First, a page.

30 November 2004

BAHA’s position on the Foothill bridge

Honorable Mayor and City Council:

The Berkeley Architectural Heritage Association (BAHA) strongly recommends that you vote against granting the University of California an Encroachment Permit for the Foothill pedestrian bridge over Hearst Avenue.

This bridge would cause a substantial detriment to the historic Northside neighborhood. The adverse impact of this major institutional encroachment upon the streetscape cannot be mitigated.

Residents of the area east of La Loma Avenue are complaining that the construction of the Foothill student housing complex in 1988–90 isolated their streets from the rest of the Northside neighborhood, leaving them only two narrow view corridors down Ridge Rd. and Hearst Ave. A bridge across Hearst Ave. would further isolate this area and eliminate one of the remaining view corridors.

Furthermore, the institutional look of the proposed bridge is an unfortunate misfit in a historic residential neighborhood. Daley’s Scenic Park was the first residential tract north of the campus and is home to many City of Berkeley Landmarks, as well as to several structures listed in the National Register of Historic Places.

At 2717 Hearst Ave., located directly behind the proposed Foothill bridge, is the Phi Delta Theta Chapter House (John Reid, Jr., 1914), #83001172 in the National Register of Historic Places (listed in 1983) and City of Berkeley Landmark #59 (designated in May 1982). This historic structure has been surrounded, trivialized, and overshadowed by the Foothill complex. A bridge will render it invisible from any point to the west.

The Highland Place and Ridge Rd. blocks facing the Foothill complex are where Bernard Maybeck built five of his early brown-shingle houses in the 1890s. All five structures survived the 1923 fire, but only two (the Charles Keeler House and Studio, both City of Berkeley Landmarks) managed to survive insensitive development. Let’s not compound the errors of the past with a fresh one.

While disabled access is very important, even U.C. planners concede that the Foothill bridge will not solve the mobility problems of the disabled, who would still face serious challenges crossing Gayley Road on their way to the campus and to city streets below.

As the Daily Californian pointed out in its editorial against the bridge, U.C. has sufficient handicapped-accessible units in existing dormitories on the Southside. Moreover, in the new Southside dormitories currently being completed, all the units are either handicapped-accessible or convertible within 24 hours. The twelve accessible units in the La Loma block of the Foothill complex can be easily made up for in other dormitories.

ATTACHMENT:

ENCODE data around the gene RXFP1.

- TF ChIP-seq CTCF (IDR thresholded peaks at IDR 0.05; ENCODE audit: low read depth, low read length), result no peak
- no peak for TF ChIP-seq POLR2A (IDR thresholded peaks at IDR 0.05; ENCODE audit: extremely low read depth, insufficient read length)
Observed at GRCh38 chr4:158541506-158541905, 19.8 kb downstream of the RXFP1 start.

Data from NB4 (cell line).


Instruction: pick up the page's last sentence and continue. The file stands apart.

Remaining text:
Both the Design Review Committee and the Landmarks Preservation Commission found the proposed bridge inappropriate and its design unacceptable. Their findings were summarized in the report of the Public Works Commission, which recommends that you vote against granting an Encroachment Permit for the Foothill bridge. Please take the time to read the Commission’s findings and vote accordingly.

27 November 2004

Cloyne Court at 100

Interior courtyard, looking east. Newman Hall is visible behind.
(photo: Picturing Berkeley)

The Cloyne Court Hotel, designed by John Galen Howard for the University Land and Improvement Company, opened its doors in December 1904 at 2600 Ridge Road, on the corner of Le Roy Avenue.

The investors included Phoebe Apperson Hearst, Jane K. Sather, James K. Moffitt, John Galen Howard, James M. Pierce, et al. The hotel was named after the philosopher George Berkeley, Bishop of Cloyne, and was built at the substantial cost of $80,000.

A 1904 sales leaflet for the University Land and Improvement Co. described Cloyne Court as “a high class modern apartment house in Berkeley, California.”

Tim Banuelos and Linda Robinson, architectural researchers of the Cloyne Court Hotel, record that Howard designed Cloyne Court with 32 suites made up of one to five rooms. An unusual design feature for that time were the separate stairways leading to each two suites, with no long hallways on the second and third floors. The building also boasted a unique fireproof system, whereby different sections of the house were separated by brick firewalls and automatic sliding fire-proof doors.

Many notable guests stayed at Cloyne Court or lived there full-time. And no wonder. Entries in the guest book explain the hotel’s attractions:

  • “Cloyne Court...where beauty and hospitality are mated”
    Francis G. Allison, 1917

  • “Giving people a happy home is a divine service.”
    Benjamin Ide Wheeler, 1923

  • “Cloyne Court fills one of the more important needs of modern man—peace.”
    Alessus Camel, 1936

  • “Cloyne Court—Silence and peace in an insane world.”
    Ernest Block, 1944

As one of the University Students Cooperative Association’s larger and noisier residential co-ops, Cloyne Court has long since ceased to be a haven of silence and peace. Far more accurate would be the moniker “insane world.”